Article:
Stories Around the Globe

DRC Congo: ‘WHO’ Workers Accused of Sexual Assaults

Female WHO Workers and Volunteers Credit: TRTWorld

More than 50 women accused aid workers from the WHO and leading NGOs of sexual exploitation and abuse which includes offering sex in exchange for a job. The majority of the women said numerous men had either propositioned them, forced them to have sex in exchange for a job, or terminated their contracts when they refused.

The World Health Organization (WHO) declared that there is an ongoing investigation into claims of alleged sexual exploitation and abuse in the context of the Ebola response in the Democratic Republic of Congo (DRC).The alleged crime was committed by individuals who identified themselves as WHO workers during the epidemic.

Women said they were plied with drinks, others were ambushed in offices and hospitals, and some locked in rooms by men who promised them jobs or threatened to fire them if they did not comply.

Some women said the abuse occurred as recently as March. Reporting only focused on Beni town – one of the outbreak’s epicentres. It did not extend to other hotspots.

A 44 year old woman told reporters that ‘So many women were affected by this.’ and that to get a job she had sex with a man who said he was a WHO worker. She and the other women spoke on condition of anonymity for fear of reprisals. Some identifying details have been removed to protect their identities.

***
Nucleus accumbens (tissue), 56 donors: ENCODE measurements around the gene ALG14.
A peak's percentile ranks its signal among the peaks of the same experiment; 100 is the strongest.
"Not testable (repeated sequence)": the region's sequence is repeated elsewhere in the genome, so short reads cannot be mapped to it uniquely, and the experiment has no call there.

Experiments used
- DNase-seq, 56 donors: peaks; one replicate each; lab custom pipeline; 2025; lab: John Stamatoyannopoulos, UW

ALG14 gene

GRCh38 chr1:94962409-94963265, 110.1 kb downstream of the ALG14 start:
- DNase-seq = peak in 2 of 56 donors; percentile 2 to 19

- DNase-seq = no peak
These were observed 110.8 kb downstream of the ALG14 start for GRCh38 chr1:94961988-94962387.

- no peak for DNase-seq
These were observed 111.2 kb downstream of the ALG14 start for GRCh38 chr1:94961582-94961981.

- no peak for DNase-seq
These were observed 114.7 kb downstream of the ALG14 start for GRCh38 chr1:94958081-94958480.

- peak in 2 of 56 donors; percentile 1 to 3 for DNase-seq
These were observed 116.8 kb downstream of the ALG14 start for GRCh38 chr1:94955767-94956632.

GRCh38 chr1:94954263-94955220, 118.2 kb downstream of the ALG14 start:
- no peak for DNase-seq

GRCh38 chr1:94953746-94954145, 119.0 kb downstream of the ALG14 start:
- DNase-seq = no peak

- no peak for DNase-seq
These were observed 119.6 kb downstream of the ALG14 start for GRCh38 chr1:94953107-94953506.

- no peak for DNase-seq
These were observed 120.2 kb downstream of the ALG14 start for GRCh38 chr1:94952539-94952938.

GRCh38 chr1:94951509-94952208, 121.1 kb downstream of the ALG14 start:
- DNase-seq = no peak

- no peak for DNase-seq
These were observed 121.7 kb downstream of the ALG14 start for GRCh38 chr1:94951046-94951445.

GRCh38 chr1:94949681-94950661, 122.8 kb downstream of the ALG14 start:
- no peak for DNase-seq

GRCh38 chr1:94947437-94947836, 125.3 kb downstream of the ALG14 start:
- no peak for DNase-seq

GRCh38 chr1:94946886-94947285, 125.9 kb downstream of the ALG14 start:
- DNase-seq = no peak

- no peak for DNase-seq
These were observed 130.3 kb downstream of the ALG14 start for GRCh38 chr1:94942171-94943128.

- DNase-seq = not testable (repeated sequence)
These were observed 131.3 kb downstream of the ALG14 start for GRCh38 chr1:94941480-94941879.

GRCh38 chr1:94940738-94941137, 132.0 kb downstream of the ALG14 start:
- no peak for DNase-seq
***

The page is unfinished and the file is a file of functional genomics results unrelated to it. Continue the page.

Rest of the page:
‘I can’t think of someone who worked in the response who didn’t have to offer something,’ she added.

WHO spokeswoman, Fadela Chaib reiterated the consequences saying ‘anyone identified as being involved will be held to account and face serious consequences, including immediate dismissal.’

‘We would not tolerate such behaviour by any of our staff, contractors, or partners.’

The investigation which was published by the Humanitarian News Agency (TNH) on its twitter handle reads: ‘After a more than one-year investigation, @NewHumanitarian and @TRF Stories have uncovered claims of sexual abuse or exploitation of more than 50 women by aid workers in Democratic Republic of Congo.’

The Democratic Republic of Congo (DRC) declared in early June, 2020 that there was an Ebola outbreak, making it the country’s eleventh in just over 40 years.

The previous outbreak led to 2,287 deaths and 3,470 cases just within the period of August 2018 and June 2020.

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